Use this URL to cite or link to this record in EThOS:
Title: Self-applied interventions for social anxiety
Author: Bethel, N. J.
ISNI:       0000 0004 2693 1516
Awarding Body: University of Sheffield
Current Institution: University of Sheffield
Date of Award: 2010
Availability of Full Text:
Access from EThOS:
Access from Institution:
The present thesis examined the efficacy of self-applied interventions for social anxiety. 18 studies examining self-help interventions (with and without therapist involvement) for social phobia were reviewed. All studies demonstrated the efficacy of such interventions in treating social phobia, producing some outcomes comparable to face-to-face CBT. It was concluded that self-help interventions may prove to be efficient and economical treatments for social phobia. However, further research is needed to clarify the effectiveness of self-help interventions for social phobia, determine specifically what factors improve outcomes and through what mechanisms, and examine other interventions (all thus far are CBT-based) that may be suitable for self-application. Implementation intentions ('if ... then' plans) have been helpful in managing social anxiety through moderating attentional biases, and may be suitable for self-application. The present study aimed to determine if self-application of implementation intentions could prevent the negative effects of social anxiety on perceived performance and state anxiety. 84 socially anxious students identified an upcoming, real world anxiety-provoking social situation. Participants were randomly allocated to (i) control, (ii) goal intention (asked to keep calm and not focus on negative things in their situation), or (iii) implementation intention (additionally made an 'if ... then' plan to focus their attention on positive stimuli in their situation) conditions. Participants completed measures of performance and state anxiety after their social situations. Self-applied implementation intentions prevented the negative effects of social anxiety upon perceived performance and state anxiety in the chosen social situations. Implementation intentions could be used to promote effective self-management of social anxiety.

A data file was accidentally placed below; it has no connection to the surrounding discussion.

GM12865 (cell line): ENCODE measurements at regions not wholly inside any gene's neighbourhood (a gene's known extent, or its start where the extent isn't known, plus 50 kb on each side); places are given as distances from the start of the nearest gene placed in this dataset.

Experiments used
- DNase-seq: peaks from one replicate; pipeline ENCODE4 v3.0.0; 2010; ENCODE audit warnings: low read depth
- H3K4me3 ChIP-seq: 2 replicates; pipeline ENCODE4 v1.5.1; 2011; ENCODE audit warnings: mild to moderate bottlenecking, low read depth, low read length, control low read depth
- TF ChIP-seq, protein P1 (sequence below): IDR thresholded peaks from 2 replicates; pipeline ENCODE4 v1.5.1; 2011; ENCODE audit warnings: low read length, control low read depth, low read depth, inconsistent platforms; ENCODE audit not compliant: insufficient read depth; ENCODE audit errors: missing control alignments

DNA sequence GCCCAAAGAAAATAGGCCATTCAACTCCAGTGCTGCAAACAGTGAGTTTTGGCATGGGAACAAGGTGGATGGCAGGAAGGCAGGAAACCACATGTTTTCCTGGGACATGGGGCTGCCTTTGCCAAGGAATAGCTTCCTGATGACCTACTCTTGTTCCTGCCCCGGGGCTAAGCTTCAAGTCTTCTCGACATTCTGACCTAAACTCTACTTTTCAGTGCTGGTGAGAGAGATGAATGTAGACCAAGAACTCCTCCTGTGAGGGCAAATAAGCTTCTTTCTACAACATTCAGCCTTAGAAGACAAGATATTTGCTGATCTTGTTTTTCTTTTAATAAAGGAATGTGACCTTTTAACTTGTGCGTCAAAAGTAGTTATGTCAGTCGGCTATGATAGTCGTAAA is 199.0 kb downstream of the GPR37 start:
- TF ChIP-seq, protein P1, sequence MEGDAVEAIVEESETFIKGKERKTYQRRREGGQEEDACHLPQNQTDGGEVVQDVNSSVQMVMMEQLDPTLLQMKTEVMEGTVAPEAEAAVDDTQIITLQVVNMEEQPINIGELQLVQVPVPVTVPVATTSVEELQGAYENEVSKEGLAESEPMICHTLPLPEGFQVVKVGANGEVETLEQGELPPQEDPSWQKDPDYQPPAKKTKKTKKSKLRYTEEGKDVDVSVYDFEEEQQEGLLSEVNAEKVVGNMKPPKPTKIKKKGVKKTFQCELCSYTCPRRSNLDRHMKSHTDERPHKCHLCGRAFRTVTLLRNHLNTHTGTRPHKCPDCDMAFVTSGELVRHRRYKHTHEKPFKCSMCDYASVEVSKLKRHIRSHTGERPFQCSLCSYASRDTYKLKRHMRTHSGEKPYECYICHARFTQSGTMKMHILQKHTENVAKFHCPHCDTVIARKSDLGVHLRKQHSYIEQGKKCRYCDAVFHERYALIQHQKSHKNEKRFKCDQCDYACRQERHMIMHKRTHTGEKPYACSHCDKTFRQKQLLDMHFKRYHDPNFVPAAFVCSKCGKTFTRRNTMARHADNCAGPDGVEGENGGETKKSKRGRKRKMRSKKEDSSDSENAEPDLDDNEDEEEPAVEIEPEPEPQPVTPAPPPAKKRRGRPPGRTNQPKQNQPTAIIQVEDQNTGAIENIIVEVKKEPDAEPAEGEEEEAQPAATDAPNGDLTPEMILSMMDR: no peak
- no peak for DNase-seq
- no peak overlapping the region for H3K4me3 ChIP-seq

Supervisor: Webb, Tom ; Thompson, Andrew Sponsor: Not available
Qualification Name: Thesis (D.Clin.Psy.) Qualification Level: Doctoral
EThOS ID:  DOI: Not available